Warlord’s World is decidedly pulp. The Interstellar Patrol is a service in the Federation of Humanity with excellent ships and technology, and a fair amount of latitude in powers (one wonders just what the organization of the Federation is, but this is obviously out on the outskirts or frontiers).

The first section of the book starts the action immediately when Vaughan Roberts senses an appeal for help from a beautiful woman (who of course turns out to be a princess), and rescues here through quick reflexes and bluff. He swears her in as a candidate member of the Patrol—which of course entitles her to the protection of the Patrol. And then the novel does not go anywhere you might expect from that, and while an important act for the plot in a couple of places, it doesn’t really come up again until the denouement.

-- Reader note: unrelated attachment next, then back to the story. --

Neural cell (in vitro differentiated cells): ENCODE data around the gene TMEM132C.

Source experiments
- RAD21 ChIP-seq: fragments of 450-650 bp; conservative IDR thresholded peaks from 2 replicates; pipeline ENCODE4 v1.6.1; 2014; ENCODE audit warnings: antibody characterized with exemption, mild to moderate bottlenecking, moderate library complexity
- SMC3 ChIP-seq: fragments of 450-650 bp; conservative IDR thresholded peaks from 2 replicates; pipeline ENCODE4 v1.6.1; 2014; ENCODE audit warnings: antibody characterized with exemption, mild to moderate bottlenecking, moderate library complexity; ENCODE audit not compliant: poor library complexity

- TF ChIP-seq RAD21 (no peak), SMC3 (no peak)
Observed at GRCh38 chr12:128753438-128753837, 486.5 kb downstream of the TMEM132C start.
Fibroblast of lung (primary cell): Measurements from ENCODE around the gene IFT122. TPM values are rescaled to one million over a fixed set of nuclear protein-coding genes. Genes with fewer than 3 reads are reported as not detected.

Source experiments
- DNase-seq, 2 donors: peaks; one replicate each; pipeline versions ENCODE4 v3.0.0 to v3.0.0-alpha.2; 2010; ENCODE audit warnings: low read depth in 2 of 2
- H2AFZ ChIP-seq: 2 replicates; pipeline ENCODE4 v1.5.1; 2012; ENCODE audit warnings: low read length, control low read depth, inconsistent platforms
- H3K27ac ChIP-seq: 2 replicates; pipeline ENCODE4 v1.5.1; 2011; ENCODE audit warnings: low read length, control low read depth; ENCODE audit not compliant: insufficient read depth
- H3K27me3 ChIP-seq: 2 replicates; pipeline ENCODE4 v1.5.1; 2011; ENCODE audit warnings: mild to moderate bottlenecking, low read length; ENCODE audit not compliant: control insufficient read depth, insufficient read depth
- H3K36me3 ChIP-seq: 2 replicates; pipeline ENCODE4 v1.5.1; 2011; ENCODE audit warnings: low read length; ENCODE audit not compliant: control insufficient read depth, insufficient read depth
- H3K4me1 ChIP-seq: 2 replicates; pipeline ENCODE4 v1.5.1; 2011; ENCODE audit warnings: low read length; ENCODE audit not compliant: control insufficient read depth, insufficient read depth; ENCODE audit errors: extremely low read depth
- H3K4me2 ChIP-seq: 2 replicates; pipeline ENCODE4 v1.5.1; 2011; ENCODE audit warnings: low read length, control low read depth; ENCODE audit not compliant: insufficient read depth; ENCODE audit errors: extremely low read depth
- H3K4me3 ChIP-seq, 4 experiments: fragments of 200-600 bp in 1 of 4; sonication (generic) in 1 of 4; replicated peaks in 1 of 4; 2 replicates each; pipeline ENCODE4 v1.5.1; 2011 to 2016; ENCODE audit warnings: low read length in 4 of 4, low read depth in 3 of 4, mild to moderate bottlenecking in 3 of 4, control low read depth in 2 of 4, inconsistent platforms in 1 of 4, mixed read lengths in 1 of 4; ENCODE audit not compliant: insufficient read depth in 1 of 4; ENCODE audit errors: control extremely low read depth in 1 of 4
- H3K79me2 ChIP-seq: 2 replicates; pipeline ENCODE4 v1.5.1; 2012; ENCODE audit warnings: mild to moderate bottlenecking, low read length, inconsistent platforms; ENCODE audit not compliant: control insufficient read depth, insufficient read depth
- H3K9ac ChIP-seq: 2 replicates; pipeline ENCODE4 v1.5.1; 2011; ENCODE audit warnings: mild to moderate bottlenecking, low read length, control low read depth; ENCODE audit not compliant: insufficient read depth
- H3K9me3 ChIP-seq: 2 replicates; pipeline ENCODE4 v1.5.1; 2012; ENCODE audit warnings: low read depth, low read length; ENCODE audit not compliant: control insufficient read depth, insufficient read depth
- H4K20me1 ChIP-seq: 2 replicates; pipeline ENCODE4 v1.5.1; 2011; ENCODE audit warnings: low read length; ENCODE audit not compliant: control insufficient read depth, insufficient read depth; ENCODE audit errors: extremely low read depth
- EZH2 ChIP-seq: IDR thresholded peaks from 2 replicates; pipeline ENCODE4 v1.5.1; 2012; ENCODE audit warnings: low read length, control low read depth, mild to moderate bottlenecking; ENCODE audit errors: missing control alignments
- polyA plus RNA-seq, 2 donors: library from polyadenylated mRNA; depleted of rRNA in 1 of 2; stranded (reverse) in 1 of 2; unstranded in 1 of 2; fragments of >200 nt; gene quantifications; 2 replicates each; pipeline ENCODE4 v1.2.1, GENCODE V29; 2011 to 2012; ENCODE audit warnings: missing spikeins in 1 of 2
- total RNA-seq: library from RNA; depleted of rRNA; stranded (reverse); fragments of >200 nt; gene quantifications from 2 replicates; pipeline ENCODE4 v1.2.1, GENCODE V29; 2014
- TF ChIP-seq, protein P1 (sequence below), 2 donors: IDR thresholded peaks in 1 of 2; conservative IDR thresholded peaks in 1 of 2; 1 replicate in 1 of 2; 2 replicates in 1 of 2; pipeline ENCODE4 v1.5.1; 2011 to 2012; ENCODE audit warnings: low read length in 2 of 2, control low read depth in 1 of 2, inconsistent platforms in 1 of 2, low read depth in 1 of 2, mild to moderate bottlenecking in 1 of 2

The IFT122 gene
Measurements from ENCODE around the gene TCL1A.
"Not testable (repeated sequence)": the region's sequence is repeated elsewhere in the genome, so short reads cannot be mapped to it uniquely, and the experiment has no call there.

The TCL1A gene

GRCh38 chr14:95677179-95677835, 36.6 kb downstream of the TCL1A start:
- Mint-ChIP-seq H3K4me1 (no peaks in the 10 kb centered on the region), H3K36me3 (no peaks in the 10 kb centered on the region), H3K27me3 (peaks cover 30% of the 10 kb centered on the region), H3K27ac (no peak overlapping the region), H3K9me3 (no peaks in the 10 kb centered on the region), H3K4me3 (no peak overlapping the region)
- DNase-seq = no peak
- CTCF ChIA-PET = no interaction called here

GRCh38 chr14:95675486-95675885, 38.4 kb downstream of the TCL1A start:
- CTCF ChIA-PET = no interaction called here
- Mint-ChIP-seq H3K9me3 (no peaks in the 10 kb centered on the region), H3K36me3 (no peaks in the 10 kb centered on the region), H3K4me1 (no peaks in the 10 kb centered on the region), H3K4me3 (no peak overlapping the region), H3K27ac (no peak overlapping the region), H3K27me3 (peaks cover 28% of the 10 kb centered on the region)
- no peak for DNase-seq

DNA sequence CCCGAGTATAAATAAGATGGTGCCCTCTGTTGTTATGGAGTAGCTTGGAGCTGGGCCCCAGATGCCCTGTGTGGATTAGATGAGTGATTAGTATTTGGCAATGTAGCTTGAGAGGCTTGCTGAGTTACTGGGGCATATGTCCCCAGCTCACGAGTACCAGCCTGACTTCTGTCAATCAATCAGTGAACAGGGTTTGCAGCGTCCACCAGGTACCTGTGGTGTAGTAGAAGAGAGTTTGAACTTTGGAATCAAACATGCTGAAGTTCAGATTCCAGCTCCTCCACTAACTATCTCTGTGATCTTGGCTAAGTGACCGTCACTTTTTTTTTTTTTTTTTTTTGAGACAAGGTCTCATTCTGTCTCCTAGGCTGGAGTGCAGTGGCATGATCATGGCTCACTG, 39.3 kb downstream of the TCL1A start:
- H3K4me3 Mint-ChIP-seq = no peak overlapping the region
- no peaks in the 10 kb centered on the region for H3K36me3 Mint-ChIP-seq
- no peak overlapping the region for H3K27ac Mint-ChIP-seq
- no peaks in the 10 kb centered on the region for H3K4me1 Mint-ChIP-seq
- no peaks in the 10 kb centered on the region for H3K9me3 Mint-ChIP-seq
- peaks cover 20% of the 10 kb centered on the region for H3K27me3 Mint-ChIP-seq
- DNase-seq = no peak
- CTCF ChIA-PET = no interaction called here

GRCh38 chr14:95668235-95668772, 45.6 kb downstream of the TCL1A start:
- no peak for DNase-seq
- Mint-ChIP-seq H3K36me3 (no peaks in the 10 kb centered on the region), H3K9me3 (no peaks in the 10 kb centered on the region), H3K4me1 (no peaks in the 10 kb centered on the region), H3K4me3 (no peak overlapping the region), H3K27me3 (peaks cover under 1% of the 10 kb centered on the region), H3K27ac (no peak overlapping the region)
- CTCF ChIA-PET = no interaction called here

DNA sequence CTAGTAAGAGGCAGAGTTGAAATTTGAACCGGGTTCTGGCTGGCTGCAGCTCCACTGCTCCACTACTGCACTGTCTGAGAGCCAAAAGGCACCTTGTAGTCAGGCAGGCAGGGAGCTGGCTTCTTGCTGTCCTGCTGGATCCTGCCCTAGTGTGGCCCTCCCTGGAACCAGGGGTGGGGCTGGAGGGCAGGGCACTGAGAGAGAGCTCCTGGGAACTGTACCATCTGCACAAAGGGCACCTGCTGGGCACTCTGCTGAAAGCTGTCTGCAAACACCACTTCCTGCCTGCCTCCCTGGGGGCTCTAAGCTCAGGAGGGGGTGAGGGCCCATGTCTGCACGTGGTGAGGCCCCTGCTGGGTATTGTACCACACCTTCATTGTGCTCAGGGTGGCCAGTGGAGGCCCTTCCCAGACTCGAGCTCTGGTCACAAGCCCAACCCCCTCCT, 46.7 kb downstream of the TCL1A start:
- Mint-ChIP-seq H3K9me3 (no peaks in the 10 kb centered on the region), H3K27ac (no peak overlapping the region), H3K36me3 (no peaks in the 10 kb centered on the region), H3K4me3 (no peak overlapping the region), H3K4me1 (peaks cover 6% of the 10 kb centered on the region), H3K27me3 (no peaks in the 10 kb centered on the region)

The middle section is interesting in it’s own right, as Roberts goes on an ‘inside job’, where his consciousness is transferred into the princess’ brother, and they’re combined competences allow the defeat of a wide variety of dastardly plots. It’s actually well done, but not what you expect after the first few chapters. The ending section leaves that behind, with both protagonists getting screen time, and finally setting things to rights.

One of Anvil’s strengths is he does very well with action and derring-do, and this novel has lots of that. It’s a light, fun, uncomplicated book in the best pulp tradition, and keeps a fast pace throughout, with a couple pauses to transition from one overall section to another. The ending section gets a bit overdone, with more complications and curves thrown at it that it needed, but it still doesn’t bog down.